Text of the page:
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Flowering Calluna vulgaris
Habit:  ?
Height:  ?
Origin:  ?
Exposure:  ?
Water:  ?
USDA Zones:  ?
Sunset Zones:
[[{{{domain}}}]] > [[{{{superregnum}}}]] > Plantae > [[{{{subregnum}}}]] > [[{{{superdivisio}}}]] > [[{{{superphylum}}}]] > Magnoliophyta > [[{{{phylum}}}]] > [[{{{subdivisio}}}]] > [[{{{subphylum}}}]] > [[{{{infraphylum}}}]] > [[{{{microphylum}}}]] > [[{{{nanophylum}}}]] > [[{{{superclassis}}}]] > Magnoliopsida > [[{{{subclassis}}}]] > [[{{{infraclassis}}}]] > [[{{{superordo}}}]] > Ericales > [[{{{subordo}}}]] > [[{{{infraordo}}}]] > [[{{{superfamilia}}}]] > Ericaceae > [[{{{subfamilia}}}]] > [[{{{supertribus}}}]] > [[{{{tribus}}}]] > [[{{{subtribus}}}]] > Calluna {{{subgenus}}} {{{sectio}}} {{{series}}} var.

Standard Cyclopedia of Horticulture

Calluna (Greek, to sweep; the branches are sometimes used for making brooms). Ericaceae. Heather. Low evergreen shrubs cultivated chiefly for their bright rosy pink, rarely white flowers appearing in great profusion late in summer.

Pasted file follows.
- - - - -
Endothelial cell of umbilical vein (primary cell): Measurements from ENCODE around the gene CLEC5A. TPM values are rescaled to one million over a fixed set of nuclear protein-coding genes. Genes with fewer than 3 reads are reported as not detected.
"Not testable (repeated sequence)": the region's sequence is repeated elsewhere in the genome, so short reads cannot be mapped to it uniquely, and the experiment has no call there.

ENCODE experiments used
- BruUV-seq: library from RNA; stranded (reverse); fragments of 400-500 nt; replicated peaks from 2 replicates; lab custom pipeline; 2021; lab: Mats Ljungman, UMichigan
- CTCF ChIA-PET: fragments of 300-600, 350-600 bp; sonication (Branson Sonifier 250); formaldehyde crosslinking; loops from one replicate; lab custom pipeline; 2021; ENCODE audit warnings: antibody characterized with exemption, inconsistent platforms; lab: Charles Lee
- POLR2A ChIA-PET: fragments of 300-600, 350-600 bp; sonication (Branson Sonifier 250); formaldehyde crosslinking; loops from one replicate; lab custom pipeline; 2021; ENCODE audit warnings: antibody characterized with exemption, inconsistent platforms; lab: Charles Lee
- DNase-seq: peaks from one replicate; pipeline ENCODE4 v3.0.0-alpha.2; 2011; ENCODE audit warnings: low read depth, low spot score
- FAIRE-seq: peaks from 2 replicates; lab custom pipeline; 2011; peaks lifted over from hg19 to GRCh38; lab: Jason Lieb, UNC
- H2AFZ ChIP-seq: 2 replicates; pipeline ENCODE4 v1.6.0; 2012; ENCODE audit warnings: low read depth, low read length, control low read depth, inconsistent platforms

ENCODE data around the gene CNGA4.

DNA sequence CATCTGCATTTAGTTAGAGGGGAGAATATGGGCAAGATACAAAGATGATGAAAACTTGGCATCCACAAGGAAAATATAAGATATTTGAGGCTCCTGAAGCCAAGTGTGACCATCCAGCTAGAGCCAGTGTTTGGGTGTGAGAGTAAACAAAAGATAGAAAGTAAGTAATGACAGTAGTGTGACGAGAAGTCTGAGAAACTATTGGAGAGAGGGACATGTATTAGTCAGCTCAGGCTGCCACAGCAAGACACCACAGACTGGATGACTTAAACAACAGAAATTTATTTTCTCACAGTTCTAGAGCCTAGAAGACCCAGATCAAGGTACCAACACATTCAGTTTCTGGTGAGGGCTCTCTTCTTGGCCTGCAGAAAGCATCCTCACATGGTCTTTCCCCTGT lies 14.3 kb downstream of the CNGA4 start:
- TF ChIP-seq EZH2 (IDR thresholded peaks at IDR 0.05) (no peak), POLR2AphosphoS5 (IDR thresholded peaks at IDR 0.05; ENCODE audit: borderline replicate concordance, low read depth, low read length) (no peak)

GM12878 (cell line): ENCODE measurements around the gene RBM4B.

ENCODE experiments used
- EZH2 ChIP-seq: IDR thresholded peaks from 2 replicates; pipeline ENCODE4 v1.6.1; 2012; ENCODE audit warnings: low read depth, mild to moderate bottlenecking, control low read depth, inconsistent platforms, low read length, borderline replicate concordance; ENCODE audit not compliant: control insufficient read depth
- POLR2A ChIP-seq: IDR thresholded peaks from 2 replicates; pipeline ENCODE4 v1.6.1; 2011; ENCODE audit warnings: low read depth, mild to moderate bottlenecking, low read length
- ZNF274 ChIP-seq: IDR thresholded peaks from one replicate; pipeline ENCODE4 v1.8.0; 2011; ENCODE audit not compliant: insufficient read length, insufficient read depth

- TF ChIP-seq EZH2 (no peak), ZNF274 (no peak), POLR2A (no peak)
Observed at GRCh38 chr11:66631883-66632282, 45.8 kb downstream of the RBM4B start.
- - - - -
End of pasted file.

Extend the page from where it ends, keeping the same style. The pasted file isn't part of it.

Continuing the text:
Leaves scale-like, opposite, in 4 rows, the branchlets therefore quadrangular: fls. in terminal, 1-sided spikes; corolla campanulate, 4-parted, shorter than the 4-parted colored calyx; stamens 8, with 2 reflexed appendages: fr. a septicide, 4-celled, few-seeded caps.—One species in W. and N. Eu., also in Asia Minor; in E. N. Amer. in some localities naturalized. The genus differs from the closely related Erica in its deeply 4- parted colored calyx, longer than the 4-parted corolla. For culture, see Erica.CH

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Calluna vulgaris is the sole species in the genus.


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